One of our great challenges as parents is to communicate to our kids both the seriousness of sin and graciousness toward sinners (like us!) that reflects God’s love and compassion. On the one hand, we’d like our children to clearly perceive obvious sin with black-and-white clarity; on the other hand, we’d like to help them to avoid becoming arrogant, judgmental legalists.
Younger kids, especially, tend to think in terms of “good guys” and “bad guys.” We can fall into the trap of portraying those who believe or behave differently from us—even sinfully—as “bad guys” in our children’s eyes. And kids eager to demonstrate their knowledge of the universe sometimes rush to judgement of everyone on the other side of the fence.
Jesus warned the legalists of his day not to become volunteer judges, especially when blind to their own sinfulness. He stated clearly that a consequence of taking up the judge’s gavel is to suddenly find yourself the one on trial in God’s eyes and/or the eyes of others. In the next breath, though, He taught that there is an appropriate time to try to help “remove the speck from your brother’s eye.”
Jesus also warned that it is sometimes just pointless to “cast the pearls” of God’s truth about right and wrong in front of those who have no interest or ability to hear that truth from His Word. At least, that’s one take on His teaching about pearls and pigs in Matthew 7:6.
As you may have guessed, we’re pulling this week’s conversation starters from part of Jesus’ “Sermon on the Mount” in Matthew 7:1-13. We hope a few of the following questions might stir up a good conversation between you and your child about sin, judgement, and God’s grace.
- Do you know anyone who tends to think of Christians as judgmental people? Do you think we are judgmental?
- Do you think that label—or that idea that we are “intolerant”—is always fair? Is it sometimes fair? Should we be intolerant of sin? Of people who sin? Of our own sin?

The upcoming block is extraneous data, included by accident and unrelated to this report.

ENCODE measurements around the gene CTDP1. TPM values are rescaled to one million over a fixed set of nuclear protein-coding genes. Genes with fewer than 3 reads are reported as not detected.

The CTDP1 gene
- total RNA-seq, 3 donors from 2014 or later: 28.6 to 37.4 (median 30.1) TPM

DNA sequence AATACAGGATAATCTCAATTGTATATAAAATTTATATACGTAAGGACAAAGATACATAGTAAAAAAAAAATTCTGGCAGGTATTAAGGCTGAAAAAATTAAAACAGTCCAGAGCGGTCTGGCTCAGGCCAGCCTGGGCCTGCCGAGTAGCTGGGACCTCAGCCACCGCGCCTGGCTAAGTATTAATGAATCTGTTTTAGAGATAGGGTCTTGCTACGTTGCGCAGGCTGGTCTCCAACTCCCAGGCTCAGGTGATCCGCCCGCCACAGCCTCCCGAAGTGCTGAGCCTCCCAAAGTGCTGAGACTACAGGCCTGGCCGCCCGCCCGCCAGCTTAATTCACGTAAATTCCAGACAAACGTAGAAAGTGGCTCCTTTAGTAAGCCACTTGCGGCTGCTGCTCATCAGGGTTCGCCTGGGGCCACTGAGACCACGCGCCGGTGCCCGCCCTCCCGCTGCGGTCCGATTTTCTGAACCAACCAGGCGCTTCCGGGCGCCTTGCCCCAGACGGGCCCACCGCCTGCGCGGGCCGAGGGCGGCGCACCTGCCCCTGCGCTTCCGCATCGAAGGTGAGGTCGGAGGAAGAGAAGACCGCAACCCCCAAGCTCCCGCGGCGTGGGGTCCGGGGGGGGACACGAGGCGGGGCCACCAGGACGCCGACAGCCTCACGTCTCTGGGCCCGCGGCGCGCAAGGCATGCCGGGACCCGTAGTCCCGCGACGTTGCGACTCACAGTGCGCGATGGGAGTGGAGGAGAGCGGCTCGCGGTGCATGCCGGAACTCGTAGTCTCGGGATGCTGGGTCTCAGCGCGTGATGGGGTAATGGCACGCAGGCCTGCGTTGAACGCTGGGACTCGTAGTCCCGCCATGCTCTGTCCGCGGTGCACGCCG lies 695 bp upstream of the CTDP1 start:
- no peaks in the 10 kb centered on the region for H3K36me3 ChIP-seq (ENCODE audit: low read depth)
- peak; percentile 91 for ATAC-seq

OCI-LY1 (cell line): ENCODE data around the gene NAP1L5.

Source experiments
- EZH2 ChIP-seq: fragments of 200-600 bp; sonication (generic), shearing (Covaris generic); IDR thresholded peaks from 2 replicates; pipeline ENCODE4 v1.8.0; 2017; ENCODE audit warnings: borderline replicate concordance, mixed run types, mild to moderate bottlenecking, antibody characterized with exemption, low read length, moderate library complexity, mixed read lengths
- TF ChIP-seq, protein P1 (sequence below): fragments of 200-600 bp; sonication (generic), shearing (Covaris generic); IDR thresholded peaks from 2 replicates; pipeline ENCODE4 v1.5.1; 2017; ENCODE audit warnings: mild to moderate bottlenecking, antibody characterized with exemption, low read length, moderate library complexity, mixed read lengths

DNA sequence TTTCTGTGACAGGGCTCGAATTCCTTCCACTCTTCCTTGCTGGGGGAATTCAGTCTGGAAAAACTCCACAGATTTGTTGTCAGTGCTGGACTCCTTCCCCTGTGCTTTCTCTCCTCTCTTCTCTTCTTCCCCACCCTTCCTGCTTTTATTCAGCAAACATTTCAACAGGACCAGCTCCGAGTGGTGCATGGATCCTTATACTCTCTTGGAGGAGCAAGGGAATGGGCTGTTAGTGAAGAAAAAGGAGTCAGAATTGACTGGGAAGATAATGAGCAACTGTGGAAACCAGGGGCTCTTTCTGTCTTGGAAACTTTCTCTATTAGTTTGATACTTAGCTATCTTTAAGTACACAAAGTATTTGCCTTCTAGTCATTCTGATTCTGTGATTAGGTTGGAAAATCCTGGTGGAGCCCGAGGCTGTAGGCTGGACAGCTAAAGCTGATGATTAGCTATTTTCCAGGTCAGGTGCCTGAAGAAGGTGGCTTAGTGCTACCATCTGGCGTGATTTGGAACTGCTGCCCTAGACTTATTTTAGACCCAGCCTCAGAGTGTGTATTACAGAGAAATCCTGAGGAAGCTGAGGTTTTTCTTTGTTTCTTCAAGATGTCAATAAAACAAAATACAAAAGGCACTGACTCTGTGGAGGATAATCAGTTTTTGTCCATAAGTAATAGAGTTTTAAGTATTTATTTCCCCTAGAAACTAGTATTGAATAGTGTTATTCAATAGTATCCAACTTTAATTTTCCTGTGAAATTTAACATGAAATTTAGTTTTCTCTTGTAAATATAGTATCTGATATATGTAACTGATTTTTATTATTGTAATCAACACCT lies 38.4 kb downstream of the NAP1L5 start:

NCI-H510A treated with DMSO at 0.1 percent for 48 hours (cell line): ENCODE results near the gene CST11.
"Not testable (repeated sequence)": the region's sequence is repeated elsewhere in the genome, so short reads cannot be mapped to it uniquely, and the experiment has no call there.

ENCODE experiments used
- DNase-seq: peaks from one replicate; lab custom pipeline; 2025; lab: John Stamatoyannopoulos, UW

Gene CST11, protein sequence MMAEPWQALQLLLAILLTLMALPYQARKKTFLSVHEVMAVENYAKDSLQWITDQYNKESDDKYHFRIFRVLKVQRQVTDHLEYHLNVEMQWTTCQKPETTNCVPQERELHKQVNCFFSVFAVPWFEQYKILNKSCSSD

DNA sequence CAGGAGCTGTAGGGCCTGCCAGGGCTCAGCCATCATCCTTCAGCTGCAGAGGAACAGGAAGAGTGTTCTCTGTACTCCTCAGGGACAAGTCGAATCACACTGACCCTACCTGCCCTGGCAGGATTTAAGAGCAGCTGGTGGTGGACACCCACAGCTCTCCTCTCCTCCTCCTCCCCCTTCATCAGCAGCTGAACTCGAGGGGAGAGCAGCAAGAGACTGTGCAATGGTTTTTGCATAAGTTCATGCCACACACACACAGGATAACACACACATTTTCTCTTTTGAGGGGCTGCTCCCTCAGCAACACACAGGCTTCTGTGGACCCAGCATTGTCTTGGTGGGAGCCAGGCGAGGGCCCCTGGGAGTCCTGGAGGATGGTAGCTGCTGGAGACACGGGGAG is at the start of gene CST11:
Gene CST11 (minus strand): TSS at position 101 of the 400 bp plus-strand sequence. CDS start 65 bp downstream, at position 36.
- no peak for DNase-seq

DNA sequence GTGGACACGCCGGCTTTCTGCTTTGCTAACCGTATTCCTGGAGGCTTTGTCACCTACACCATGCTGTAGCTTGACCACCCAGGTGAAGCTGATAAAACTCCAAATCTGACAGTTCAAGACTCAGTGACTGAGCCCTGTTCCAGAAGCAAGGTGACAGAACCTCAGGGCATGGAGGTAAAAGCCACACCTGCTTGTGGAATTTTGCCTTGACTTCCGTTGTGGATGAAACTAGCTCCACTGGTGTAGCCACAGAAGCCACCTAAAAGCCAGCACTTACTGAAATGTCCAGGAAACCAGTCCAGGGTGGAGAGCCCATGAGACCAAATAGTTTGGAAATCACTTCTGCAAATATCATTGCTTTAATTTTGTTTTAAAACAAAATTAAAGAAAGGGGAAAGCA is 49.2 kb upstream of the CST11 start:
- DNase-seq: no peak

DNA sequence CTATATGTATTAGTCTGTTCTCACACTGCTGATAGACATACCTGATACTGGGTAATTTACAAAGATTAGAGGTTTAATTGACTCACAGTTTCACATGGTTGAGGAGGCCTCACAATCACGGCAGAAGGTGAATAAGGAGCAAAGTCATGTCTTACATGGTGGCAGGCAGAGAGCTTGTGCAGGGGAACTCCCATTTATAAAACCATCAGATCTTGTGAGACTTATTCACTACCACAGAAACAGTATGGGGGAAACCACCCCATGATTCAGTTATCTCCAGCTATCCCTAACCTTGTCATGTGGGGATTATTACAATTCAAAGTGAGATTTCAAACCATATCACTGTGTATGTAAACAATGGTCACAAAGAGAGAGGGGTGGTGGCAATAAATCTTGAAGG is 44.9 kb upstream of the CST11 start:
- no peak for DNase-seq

- What does it mean to you when someone is described as judging others? What does that look like? What does that feel like?
- Do you think it is judging to say that some things are right and others are wrong? Is it judging to believe that certain actions or attitudes are sinful? Why or why not?
- How is believing that something is sinful different from “judging” people who do that sin? Is it different?
- Out of everyone in the universe, who is the one Person that is absolutely qualified to judge human beings for sin?
- Why is God qualified to judge us for our sin?
- Why are we not qualified to “pronounce judgement” on others in our own authority?
- Will God ever judge a Christian for his or her sin? Why or why not? Does He forgive us because we deserve to be forgiven or because Jesus paid for our sin with His blood? If we are forgiven people who have received God’s grace, should we be more or less likely to be judgmental to others? Should we be proud or humble about being included in God’s family?
- Why do you think Jesus and others in the New Testament warn us about judging each other? Do you think Jesus meant we should never have an opinion about what is right and wrong or what is wise and foolish?
- How do you tend to think about people who are obviously judging you or others? Do we tend to want to “judge them back”?
- Jesus also warned us about trying to correct other people’s smaller wrongs when we’ve got huge ones of our own? Why do you think it’s so hard for us to see our own sin, even when that sin is obvious to other people?
- Would you say you are open to having people talk to you about sin in your life? Why or why not? Is it “judging” if someone who cares about you points out a problem with your choices or attitudes?
- Sometimes it is absolutely the right thing to talk to other people about their sin. Is it possible to do that without judging them? How do you know when you should or should not talk to people about sin?
- Jesus warned about casting pearls before pigs. He seemed to be saying that we should not waste our time talking about valuable things to people who can’t or won’t listen. How does that fit with choosing who we should or should not talk to about sin?
- Do you think its possible for us to hate sin with real emotion and love people who do sin with real compassion? At the same time? How could we do better at that as a family?